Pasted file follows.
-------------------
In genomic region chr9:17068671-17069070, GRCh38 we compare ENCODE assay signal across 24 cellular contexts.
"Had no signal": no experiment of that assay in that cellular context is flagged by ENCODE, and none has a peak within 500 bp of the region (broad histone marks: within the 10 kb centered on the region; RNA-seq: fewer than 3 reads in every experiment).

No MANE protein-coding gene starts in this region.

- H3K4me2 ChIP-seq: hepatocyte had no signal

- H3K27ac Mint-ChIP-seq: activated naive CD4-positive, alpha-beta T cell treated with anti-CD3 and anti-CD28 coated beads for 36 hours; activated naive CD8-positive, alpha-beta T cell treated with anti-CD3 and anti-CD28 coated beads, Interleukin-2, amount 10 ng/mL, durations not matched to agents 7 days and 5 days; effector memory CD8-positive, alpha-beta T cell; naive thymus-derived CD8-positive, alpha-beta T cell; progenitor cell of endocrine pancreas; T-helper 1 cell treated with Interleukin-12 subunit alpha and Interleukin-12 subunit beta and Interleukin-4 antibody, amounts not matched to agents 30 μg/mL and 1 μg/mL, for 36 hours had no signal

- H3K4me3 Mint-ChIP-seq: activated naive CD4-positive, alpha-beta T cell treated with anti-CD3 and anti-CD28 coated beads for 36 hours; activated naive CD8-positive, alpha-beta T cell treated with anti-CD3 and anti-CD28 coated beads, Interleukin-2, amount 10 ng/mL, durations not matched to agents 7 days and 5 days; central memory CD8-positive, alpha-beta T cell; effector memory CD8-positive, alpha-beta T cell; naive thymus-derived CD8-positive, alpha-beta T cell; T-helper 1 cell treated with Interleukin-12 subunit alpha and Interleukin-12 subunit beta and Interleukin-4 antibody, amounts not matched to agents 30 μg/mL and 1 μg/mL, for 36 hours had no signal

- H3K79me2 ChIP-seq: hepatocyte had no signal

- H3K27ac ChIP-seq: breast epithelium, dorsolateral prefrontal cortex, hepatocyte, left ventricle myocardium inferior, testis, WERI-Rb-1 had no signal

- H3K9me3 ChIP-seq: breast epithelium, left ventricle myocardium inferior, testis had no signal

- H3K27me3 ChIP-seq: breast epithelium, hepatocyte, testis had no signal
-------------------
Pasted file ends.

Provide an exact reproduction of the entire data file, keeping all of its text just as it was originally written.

In genomic region chr9:17068671-17069070, GRCh38 we compare ENCODE assay signal across 24 cellular contexts.
"Had no signal": no experiment of that assay in that cellular context is flagged by ENCODE, and none has a peak within 500 bp of the region (broad histone marks: within the 10 kb centered on the region; RNA-seq: fewer than 3 reads in every experiment).

No MANE protein-coding gene starts in this region.

- H3K4me2 ChIP-seq: hepatocyte had no signal

- H3K27ac Mint-ChIP-seq: activated naive CD4-positive, alpha-beta T cell treated with anti-CD3 and anti-CD28 coated beads for 36 hours; activated naive CD8-positive, alpha-beta T cell treated with anti-CD3 and anti-CD28 coated beads, Interleukin-2, amount 10 ng/mL, durations not matched to agents 7 days and 5 days; effector memory CD8-positive, alpha-beta T cell; naive thymus-derived CD8-positive, alpha-beta T cell; progenitor cell of endocrine pancreas; T-helper 1 cell treated with Interleukin-12 subunit alpha and Interleukin-12 subunit beta and Interleukin-4 antibody, amounts not matched to agents 30 μg/mL and 1 μg/mL, for 36 hours had no signal

- H3K4me3 Mint-ChIP-seq: activated naive CD4-positive, alpha-beta T cell treated with anti-CD3 and anti-CD28 coated beads for 36 hours; activated naive CD8-positive, alpha-beta T cell treated with anti-CD3 and anti-CD28 coated beads, Interleukin-2, amount 10 ng/mL, durations not matched to agents 7 days and 5 days; central memory CD8-positive, alpha-beta T cell; effector memory CD8-positive, alpha-beta T cell; naive thymus-derived CD8-positive, alpha-beta T cell; T-helper 1 cell treated with Interleukin-12 subunit alpha and Interleukin-12 subunit beta and Interleukin-4 antibody, amounts not matched to agents 30 μg/mL and 1 μg/mL, for 36 hours had no signal

- H3K79me2 ChIP-seq: hepatocyte had no signal

- H3K27ac ChIP-seq: breast epithelium, dorsolateral prefrontal cortex, hepatocyte, left ventricle myocardium inferior, testis, WERI-Rb-1 had no signal

- H3K9me3 ChIP-seq: breast epithelium, left ventricle myocardium inferior, testis had no signal

- H3K27me3 ChIP-seq: breast epithelium, hepatocyte, testis had no signal